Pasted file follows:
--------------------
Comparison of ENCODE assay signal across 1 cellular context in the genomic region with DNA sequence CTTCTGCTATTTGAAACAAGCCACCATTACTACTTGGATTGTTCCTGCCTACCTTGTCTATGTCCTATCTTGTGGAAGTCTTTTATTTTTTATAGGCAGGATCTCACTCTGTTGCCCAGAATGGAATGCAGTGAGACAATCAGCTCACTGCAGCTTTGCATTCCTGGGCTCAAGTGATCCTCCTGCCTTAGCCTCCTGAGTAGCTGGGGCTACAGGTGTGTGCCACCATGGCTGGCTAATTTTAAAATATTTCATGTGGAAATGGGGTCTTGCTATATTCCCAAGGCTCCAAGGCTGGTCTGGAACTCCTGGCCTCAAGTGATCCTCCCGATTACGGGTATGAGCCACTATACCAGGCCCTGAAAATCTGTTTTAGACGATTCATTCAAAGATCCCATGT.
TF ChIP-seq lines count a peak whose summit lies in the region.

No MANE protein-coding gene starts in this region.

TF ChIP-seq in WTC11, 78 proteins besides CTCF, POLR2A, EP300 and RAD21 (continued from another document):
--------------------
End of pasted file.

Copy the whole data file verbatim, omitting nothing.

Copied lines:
Comparison of ENCODE assay signal across 1 cellular context in the genomic region with DNA sequence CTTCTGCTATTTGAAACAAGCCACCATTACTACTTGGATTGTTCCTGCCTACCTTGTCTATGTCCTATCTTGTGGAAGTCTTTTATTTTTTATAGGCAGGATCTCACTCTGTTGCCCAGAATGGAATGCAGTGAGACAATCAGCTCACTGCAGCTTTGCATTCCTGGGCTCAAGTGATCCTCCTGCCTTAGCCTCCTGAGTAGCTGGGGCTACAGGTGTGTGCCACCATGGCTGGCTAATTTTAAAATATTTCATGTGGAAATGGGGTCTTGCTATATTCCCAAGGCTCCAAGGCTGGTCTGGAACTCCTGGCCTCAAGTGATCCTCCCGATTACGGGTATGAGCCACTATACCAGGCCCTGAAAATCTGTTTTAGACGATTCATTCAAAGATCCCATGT.
TF ChIP-seq lines count a peak whose summit lies in the region.

No MANE protein-coding gene starts in this region.

TF ChIP-seq in WTC11, 78 proteins besides CTCF, POLR2A, EP300 and RAD21 (continued from another document):